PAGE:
The weeping willow is a fast-growing ornamental tree featuring a wide crown of draping branches reaching to the ground. The willow reaches up to 50 feet in height and produces narrow leaves on lengthy branches. The natural growth pattern of this tree requires homeowners to train a weeping willow from first planting. The pendulous growth habit of this tree creates concerns about exposure to storm damage. Training the tree from first planting assists in the growth of a central trunk to give the tree added stability.
Schedule training for late summer to early fall to encourage a healthy response from the weeping willow. Perform pruning during the first five years after planting to adequately control the shape of the tree. The object of pruning this kind of top-heavy tree lies in creating a central trunk as well as discouraging the formation of heavy top branches and side branches that lessen tree stability.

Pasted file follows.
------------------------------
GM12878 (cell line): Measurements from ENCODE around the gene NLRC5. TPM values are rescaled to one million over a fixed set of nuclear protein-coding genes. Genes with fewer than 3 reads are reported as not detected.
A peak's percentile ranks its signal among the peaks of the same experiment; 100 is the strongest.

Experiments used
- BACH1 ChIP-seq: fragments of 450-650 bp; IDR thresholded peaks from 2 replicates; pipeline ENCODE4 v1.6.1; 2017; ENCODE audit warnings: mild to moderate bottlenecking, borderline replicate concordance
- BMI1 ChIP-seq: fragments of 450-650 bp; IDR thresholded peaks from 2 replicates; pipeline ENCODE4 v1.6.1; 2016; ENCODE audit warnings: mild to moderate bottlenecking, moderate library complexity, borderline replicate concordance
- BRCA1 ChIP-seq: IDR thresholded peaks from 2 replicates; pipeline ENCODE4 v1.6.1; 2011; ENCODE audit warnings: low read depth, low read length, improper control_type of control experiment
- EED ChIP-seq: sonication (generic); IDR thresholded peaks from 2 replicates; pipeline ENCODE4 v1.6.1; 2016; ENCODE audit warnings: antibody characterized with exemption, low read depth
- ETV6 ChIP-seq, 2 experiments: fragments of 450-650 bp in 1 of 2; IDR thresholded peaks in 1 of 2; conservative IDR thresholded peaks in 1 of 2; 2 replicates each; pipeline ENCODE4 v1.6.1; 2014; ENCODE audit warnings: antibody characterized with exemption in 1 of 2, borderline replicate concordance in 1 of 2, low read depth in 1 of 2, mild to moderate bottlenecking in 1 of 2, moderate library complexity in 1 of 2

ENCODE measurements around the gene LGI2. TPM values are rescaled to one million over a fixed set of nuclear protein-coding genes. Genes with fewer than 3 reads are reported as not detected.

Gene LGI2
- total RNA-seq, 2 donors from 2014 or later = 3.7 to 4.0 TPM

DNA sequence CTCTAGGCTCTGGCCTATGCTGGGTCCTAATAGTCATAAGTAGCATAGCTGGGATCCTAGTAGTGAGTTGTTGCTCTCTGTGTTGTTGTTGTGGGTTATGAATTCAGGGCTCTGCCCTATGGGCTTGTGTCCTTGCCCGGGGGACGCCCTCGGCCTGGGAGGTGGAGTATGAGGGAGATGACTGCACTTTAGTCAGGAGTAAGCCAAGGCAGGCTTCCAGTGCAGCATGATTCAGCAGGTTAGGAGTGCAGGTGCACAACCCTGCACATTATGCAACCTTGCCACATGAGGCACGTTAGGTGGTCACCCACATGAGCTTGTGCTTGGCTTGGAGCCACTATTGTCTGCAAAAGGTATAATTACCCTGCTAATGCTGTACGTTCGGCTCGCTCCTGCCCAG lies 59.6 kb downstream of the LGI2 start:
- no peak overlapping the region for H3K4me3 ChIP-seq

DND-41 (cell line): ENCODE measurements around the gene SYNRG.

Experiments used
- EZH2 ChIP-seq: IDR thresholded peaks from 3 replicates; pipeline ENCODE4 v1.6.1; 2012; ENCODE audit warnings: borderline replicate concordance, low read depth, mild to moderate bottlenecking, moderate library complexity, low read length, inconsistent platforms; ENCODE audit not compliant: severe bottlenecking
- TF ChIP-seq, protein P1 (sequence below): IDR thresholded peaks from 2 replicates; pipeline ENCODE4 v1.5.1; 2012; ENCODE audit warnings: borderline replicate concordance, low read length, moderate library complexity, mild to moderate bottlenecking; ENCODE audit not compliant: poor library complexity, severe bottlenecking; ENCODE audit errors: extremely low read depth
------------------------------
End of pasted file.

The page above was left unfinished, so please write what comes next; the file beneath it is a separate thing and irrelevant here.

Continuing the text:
Prune off ends of branches that sweep the ground using pruning loppers to make a sharp, clean cut. Make cuts at a 45-degree angle directly in front of a pair of leaves. Choose a height for trimming these trailing branches that provides adequate room for mowing under the canopy of the weeping willow.
Examine the tree for sucker branches protruding from the ground around the base of the trunk. Clip these by cutting halfway through the branch and tearing back the sucker to discourage reformation of the sucker.
Tackle upward-growing branches next by making pruning cuts flush with the connecting downward-growing branch. Examine the interior of the tree for crowding or bushiness that indicates a need for thinning. Carefully select randomly spaced branches to thin the crown of the tree to balance the crown with even thinning throughout the willow.
Make 90-degree cuts using a tool appropriate for the branch size. Pruning loppers cut branches up to 2 inches in diameter. Use a pruning saw for larger branches and a pole saw for hard-to-reach areas. Always angle the cut and do not leave stubs that invite pests and disease.
Look closely for dominant side branches that may attempt to form a split trunk. Prune off the large branch using a pruning saw with the cutting wound close to the main trunk. Allowing the weeping willow to grow in a V-shape invites a top-heavy tree that can't withstand wind or the weight of snow without cracking.